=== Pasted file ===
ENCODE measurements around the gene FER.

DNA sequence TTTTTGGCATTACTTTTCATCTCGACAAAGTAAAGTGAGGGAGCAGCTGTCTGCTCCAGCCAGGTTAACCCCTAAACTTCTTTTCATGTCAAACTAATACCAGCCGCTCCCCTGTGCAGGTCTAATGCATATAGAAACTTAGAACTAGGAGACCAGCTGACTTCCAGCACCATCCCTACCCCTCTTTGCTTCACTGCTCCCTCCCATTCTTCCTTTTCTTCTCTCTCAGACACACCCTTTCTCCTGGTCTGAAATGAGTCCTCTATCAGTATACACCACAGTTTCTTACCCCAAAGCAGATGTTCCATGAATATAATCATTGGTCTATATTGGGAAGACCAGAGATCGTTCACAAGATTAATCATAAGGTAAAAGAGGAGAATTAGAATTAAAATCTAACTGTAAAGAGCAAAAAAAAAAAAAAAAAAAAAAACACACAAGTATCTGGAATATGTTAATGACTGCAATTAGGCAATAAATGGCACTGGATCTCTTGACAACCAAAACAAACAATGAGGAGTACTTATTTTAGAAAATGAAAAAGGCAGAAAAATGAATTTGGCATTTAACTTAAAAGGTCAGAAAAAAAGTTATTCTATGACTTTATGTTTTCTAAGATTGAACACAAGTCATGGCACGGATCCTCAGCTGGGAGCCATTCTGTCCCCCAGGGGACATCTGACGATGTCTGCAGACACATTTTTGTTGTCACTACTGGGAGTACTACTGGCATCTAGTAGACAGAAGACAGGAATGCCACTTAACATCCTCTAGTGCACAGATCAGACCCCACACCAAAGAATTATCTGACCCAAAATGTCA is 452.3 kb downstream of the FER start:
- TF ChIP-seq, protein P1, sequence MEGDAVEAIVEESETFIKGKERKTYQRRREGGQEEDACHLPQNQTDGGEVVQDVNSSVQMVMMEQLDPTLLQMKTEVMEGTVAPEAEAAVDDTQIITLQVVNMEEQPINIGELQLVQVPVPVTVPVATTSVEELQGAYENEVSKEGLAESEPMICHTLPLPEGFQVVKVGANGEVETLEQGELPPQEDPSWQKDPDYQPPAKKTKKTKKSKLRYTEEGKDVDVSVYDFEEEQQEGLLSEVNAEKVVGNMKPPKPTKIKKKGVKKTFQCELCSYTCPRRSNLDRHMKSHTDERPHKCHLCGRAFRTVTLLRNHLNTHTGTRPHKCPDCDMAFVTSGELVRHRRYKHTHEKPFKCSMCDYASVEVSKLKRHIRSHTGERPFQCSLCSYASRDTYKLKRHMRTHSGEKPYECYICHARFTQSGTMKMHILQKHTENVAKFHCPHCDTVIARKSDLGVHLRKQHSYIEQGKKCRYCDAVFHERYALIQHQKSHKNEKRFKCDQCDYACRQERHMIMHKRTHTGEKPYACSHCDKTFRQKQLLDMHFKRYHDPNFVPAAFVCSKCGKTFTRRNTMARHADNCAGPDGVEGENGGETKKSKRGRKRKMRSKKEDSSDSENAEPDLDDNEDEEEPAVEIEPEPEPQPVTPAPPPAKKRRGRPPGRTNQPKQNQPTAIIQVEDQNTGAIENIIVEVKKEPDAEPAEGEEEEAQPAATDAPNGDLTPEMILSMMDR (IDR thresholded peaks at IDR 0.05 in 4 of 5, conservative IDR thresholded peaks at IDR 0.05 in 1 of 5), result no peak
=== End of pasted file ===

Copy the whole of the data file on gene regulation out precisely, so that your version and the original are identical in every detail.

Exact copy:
ENCODE measurements around the gene FER.

DNA sequence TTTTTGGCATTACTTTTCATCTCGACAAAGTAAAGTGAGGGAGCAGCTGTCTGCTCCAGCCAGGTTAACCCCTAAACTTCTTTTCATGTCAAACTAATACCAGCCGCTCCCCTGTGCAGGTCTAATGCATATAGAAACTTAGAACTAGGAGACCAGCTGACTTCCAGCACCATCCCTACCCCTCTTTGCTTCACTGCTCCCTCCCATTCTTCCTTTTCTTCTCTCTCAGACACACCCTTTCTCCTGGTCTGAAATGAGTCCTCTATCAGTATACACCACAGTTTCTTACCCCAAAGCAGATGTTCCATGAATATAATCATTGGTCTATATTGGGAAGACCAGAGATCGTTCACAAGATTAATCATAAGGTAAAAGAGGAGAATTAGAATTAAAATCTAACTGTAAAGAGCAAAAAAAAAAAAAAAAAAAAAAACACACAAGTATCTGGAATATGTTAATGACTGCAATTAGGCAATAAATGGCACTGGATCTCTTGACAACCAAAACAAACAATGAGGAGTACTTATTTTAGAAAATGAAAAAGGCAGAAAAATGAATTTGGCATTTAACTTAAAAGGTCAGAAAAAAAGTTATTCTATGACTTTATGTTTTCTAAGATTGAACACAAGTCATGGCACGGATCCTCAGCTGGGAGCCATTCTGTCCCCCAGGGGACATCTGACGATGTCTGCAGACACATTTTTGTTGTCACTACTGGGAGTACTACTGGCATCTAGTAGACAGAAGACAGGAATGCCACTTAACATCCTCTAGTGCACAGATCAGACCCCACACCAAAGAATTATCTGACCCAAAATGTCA is 452.3 kb downstream of the FER start:
- TF ChIP-seq, protein P1, sequence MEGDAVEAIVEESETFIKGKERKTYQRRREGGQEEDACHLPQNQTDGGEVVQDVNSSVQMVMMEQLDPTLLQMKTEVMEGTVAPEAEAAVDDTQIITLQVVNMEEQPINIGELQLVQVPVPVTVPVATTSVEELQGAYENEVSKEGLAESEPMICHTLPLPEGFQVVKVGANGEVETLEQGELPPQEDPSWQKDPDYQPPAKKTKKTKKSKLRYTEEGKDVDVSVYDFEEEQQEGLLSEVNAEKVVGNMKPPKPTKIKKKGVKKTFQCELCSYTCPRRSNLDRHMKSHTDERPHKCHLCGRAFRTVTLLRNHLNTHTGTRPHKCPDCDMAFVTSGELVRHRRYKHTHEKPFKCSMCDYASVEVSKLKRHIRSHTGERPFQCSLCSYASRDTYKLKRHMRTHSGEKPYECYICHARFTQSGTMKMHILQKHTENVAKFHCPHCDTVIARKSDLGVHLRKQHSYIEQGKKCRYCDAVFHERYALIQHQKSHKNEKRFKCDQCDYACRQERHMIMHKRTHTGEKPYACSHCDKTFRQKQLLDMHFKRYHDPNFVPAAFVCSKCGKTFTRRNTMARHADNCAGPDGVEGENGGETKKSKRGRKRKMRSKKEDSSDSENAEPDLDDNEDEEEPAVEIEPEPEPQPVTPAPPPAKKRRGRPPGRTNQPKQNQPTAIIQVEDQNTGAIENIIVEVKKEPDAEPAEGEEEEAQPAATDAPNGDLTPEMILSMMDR (IDR thresholded peaks at IDR 0.05 in 4 of 5, conservative IDR thresholded peaks at IDR 0.05 in 1 of 5), result no peak